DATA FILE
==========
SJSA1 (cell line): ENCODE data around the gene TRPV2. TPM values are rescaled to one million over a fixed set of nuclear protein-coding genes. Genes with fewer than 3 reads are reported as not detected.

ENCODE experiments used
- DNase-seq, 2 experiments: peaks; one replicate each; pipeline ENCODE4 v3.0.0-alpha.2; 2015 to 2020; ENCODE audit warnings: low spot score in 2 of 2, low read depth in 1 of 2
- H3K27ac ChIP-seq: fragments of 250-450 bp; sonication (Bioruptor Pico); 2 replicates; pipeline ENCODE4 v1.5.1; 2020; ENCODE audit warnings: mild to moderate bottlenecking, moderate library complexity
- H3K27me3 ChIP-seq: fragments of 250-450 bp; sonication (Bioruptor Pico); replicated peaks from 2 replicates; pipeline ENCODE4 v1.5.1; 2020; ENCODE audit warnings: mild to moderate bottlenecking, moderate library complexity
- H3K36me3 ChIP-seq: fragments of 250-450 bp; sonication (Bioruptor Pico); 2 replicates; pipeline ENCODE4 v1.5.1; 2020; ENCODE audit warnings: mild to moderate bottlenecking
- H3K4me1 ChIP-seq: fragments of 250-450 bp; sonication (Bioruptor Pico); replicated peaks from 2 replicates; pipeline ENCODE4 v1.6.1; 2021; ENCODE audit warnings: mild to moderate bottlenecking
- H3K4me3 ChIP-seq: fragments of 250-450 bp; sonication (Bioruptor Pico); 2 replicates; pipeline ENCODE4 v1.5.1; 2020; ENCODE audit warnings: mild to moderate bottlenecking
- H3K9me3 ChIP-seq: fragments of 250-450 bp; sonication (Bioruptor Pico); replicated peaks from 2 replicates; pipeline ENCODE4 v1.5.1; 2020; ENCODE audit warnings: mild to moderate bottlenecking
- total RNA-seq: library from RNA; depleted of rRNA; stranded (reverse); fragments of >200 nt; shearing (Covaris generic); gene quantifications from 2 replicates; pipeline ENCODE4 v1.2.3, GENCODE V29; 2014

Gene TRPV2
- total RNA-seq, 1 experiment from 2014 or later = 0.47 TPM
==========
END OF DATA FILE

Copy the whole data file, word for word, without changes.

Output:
SJSA1 (cell line): ENCODE data around the gene TRPV2. TPM values are rescaled to one million over a fixed set of nuclear protein-coding genes. Genes with fewer than 3 reads are reported as not detected.

ENCODE experiments used
- DNase-seq, 2 experiments: peaks; one replicate each; pipeline ENCODE4 v3.0.0-alpha.2; 2015 to 2020; ENCODE audit warnings: low spot score in 2 of 2, low read depth in 1 of 2
- H3K27ac ChIP-seq: fragments of 250-450 bp; sonication (Bioruptor Pico); 2 replicates; pipeline ENCODE4 v1.5.1; 2020; ENCODE audit warnings: mild to moderate bottlenecking, moderate library complexity
- H3K27me3 ChIP-seq: fragments of 250-450 bp; sonication (Bioruptor Pico); replicated peaks from 2 replicates; pipeline ENCODE4 v1.5.1; 2020; ENCODE audit warnings: mild to moderate bottlenecking, moderate library complexity
- H3K36me3 ChIP-seq: fragments of 250-450 bp; sonication (Bioruptor Pico); 2 replicates; pipeline ENCODE4 v1.5.1; 2020; ENCODE audit warnings: mild to moderate bottlenecking
- H3K4me1 ChIP-seq: fragments of 250-450 bp; sonication (Bioruptor Pico); replicated peaks from 2 replicates; pipeline ENCODE4 v1.6.1; 2021; ENCODE audit warnings: mild to moderate bottlenecking
- H3K4me3 ChIP-seq: fragments of 250-450 bp; sonication (Bioruptor Pico); 2 replicates; pipeline ENCODE4 v1.5.1; 2020; ENCODE audit warnings: mild to moderate bottlenecking
- H3K9me3 ChIP-seq: fragments of 250-450 bp; sonication (Bioruptor Pico); replicated peaks from 2 replicates; pipeline ENCODE4 v1.5.1; 2020; ENCODE audit warnings: mild to moderate bottlenecking
- total RNA-seq: library from RNA; depleted of rRNA; stranded (reverse); fragments of >200 nt; shearing (Covaris generic); gene quantifications from 2 replicates; pipeline ENCODE4 v1.2.3, GENCODE V29; 2014

Gene TRPV2
- total RNA-seq, 1 experiment from 2014 or later = 0.47 TPM